My (Paranoid) Git Setup

Until recently, I had a very simple git workflow: I worked in a local repository, and then pushed my changes to a single remote, which lived at GitHub. In the case of the code for this site, pushing to GitHub would automatically trigger a rebuild of the website and publish the changes live to the Internet. (Thanks, Netlify!)

This setup had the virtue of simplicity, but it had three important drawbacks:

So, over the past week, I decided to fix all of these issues. With my new setup, I have:

  1. A git server on a Raspberry Pi on my home LAN.
  2. A git server on a cheep shared host.
  3. A GitHub-hosted repository.
  4. A GitLab-hosted repository.

And here's my new workflow: As I'm working on content locally, I commit my changes and then git push, which is configured to push my changes only to the Pi. When I'm ready to publish changes, run git push all, which pushes to all four remote repos, and triggers Netlify to rebuild the site. (I also switched to using GitLab as the main repository that Netlify builds off of, but that was more of a reaction to the GitHub acquisition than a change related to the above.)

This means that I have a local backup of everything on the Pi and that I have three additional backups of the published content. What's more, if I ever lose access to GitLab, I could seamlessly switch back to GitHub and tell Netlify to build off of that repo, which eliminates a point of failure.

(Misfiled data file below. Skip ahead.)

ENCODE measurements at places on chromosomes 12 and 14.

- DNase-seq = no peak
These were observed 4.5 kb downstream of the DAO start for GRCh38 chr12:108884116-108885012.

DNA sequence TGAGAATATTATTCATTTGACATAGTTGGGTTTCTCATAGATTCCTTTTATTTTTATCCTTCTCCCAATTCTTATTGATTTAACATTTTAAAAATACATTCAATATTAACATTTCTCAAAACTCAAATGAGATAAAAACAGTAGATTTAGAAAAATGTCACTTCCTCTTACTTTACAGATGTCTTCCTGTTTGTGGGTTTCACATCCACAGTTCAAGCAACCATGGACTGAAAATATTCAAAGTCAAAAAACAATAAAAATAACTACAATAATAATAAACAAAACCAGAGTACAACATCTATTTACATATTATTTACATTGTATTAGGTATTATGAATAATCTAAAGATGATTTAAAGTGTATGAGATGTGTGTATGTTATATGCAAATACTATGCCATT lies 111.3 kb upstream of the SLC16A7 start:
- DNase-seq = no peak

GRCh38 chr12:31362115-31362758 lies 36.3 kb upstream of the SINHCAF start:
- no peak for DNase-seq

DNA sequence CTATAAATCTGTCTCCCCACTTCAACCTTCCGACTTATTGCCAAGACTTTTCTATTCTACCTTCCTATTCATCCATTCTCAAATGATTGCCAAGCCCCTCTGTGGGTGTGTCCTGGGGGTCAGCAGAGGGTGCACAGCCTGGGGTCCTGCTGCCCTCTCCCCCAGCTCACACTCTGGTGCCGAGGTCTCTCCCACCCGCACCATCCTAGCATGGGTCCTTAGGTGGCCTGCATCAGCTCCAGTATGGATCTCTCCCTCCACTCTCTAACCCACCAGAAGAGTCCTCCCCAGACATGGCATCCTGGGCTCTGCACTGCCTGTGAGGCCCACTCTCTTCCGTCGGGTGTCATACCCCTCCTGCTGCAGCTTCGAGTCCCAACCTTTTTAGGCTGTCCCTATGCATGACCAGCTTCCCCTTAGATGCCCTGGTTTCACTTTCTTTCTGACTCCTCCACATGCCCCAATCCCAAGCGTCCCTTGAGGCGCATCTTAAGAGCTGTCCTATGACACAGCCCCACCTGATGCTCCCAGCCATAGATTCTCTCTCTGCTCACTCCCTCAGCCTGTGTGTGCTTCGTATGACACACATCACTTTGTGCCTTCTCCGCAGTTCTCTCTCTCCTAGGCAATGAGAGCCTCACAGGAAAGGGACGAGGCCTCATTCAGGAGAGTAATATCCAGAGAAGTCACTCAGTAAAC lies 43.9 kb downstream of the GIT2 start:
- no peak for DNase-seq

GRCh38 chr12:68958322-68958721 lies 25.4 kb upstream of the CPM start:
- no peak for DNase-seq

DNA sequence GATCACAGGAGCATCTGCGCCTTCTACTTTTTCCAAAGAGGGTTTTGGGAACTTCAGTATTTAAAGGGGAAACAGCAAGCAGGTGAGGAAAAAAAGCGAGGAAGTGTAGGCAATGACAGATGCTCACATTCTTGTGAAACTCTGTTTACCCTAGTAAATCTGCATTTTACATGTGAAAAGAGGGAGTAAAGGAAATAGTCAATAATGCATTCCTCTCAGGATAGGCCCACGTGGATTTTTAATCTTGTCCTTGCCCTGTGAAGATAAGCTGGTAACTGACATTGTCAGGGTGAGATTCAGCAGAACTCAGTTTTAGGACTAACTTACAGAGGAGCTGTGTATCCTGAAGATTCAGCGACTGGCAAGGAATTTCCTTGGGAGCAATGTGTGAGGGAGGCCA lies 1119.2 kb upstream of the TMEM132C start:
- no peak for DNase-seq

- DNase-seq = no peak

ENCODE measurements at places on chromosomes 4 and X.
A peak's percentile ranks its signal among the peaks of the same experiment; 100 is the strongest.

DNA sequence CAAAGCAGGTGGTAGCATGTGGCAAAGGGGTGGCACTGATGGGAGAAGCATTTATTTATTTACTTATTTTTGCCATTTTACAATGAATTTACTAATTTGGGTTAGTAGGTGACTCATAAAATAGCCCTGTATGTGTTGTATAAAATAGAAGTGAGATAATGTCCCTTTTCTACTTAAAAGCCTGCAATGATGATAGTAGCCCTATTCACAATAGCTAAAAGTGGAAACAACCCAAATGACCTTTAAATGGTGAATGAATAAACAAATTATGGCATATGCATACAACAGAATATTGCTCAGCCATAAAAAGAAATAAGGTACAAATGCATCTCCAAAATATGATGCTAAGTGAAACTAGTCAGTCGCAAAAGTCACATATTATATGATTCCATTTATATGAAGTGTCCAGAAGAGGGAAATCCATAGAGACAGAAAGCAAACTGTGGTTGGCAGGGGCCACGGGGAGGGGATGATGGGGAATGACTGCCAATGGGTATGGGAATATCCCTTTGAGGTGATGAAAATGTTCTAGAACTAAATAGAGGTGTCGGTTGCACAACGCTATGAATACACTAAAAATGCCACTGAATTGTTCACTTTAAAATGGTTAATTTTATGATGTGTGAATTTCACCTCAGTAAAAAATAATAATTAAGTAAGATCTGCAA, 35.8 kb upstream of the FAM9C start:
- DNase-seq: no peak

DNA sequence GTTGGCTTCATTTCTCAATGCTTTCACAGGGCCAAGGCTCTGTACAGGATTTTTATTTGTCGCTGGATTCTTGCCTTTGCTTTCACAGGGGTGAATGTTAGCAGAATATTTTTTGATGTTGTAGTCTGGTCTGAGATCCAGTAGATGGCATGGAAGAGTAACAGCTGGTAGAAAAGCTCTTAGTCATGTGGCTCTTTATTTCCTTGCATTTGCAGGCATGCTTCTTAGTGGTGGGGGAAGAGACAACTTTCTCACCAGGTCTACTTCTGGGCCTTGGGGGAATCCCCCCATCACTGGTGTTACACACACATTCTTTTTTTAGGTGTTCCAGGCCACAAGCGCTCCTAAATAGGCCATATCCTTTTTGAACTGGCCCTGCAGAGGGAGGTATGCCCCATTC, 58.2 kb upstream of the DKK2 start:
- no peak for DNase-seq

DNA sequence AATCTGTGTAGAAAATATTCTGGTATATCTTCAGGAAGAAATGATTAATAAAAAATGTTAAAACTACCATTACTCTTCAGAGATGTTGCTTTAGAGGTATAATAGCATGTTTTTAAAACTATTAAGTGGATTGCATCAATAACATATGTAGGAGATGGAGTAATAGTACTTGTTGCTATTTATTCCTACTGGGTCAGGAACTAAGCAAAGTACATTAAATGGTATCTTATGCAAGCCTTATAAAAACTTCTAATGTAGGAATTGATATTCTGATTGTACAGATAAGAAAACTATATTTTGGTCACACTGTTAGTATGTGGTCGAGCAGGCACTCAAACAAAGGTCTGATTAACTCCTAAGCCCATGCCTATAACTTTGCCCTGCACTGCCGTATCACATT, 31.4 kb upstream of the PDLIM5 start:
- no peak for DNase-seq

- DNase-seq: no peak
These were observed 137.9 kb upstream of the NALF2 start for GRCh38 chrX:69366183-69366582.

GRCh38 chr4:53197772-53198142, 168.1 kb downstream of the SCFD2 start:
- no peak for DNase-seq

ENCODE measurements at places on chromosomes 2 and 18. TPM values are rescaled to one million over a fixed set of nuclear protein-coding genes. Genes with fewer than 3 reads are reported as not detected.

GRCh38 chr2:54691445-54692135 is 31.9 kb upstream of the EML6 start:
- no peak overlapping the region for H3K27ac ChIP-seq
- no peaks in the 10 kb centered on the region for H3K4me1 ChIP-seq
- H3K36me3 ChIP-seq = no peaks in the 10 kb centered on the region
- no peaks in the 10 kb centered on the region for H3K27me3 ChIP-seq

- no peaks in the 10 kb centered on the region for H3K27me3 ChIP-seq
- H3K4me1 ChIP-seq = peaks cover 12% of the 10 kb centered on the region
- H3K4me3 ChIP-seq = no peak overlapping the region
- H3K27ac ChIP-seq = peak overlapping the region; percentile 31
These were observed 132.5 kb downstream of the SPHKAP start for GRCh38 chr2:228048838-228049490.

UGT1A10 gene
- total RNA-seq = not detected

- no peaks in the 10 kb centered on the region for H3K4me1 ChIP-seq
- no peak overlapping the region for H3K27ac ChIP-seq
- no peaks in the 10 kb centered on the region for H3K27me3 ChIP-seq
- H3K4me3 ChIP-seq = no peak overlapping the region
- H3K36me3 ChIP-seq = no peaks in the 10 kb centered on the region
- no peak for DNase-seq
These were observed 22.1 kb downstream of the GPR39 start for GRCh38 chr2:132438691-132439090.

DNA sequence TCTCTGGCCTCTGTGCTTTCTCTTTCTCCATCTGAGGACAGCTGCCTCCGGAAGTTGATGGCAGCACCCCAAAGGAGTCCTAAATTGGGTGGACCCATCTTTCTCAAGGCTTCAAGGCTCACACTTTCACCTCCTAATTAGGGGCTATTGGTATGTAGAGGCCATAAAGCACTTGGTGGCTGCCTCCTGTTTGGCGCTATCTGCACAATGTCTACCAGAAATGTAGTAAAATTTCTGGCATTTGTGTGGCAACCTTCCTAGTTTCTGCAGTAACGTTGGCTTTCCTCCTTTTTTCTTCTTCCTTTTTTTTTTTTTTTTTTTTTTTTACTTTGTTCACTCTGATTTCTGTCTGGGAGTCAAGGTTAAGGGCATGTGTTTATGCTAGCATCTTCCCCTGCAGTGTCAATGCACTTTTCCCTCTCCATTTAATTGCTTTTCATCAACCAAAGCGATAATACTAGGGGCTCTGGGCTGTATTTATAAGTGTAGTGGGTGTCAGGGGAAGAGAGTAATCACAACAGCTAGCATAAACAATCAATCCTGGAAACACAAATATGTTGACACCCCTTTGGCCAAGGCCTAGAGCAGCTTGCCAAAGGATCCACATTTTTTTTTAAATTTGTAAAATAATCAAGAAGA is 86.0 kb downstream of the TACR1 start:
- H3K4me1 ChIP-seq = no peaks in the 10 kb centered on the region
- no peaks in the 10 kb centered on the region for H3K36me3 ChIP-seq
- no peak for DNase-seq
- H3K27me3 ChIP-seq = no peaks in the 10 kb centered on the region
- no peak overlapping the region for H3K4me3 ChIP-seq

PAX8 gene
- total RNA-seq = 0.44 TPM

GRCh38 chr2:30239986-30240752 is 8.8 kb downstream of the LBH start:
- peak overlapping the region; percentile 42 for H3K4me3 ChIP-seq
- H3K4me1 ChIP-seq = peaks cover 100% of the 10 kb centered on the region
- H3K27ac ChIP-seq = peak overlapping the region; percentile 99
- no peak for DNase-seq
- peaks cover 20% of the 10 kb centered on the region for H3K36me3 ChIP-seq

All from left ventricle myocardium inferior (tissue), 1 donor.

I'm very happy with this new workflow, but it took a bit of figuring to get it all set up. The rest of this post provides a guide for how to set up a similar workflow. This may be old hat for people with a bit more git experience, but it took me some googling to figure out, so I thought it might be helpful to others.

How to set up a similar workflow

1. Initialize a local git repo and make your initial commit

(If you already have a local git repo set up, you can skip this step.)

From within the directory that contains your project, run git init, which creates a new repository. Then run git add . to begin tracking all the files in the directory, and git commit -am "Intial commit" to commit the current state of your repository locally.

2. Push your changes to the Raspberry Pi (or other server for backup)

First, SSH into the server you intend to use for backup of unpublished content—in my case, the local Pi. For my setup, this means running ssh pi@, but your command will differ depending on the username and IP address.

From the server, run git init --bare <name_of_project>. The --bare flag tells git that there isn't a local working directory, which will prevent it from viewing the lack of files as a problem.

Then, end the SSH session and run git remote add origin <username>@<IP>:<path/to/project>. In my case, when setting up the repo for this site, I ran git remore add origin pi@

Run git push --set-upstream master to push to the server.

3. Add the remote servers for production deployment

Up through this point, we've been using very basic git commands. Here's where it gets (slightly) more advanced.

In this example, we'll be setting up three additional servers: one remote sever, a GitHub one, and a GitLab one. But you could omit one or two of these severs if desired.

If you are running three, first SSH into the remote server and initialize the bare repo (the same process from step 2, above). Then create new GitHub and GitLab repos using their web interface.

Finally, run the following commands:

Now, you can run git push all to push your changes to all the remote repos.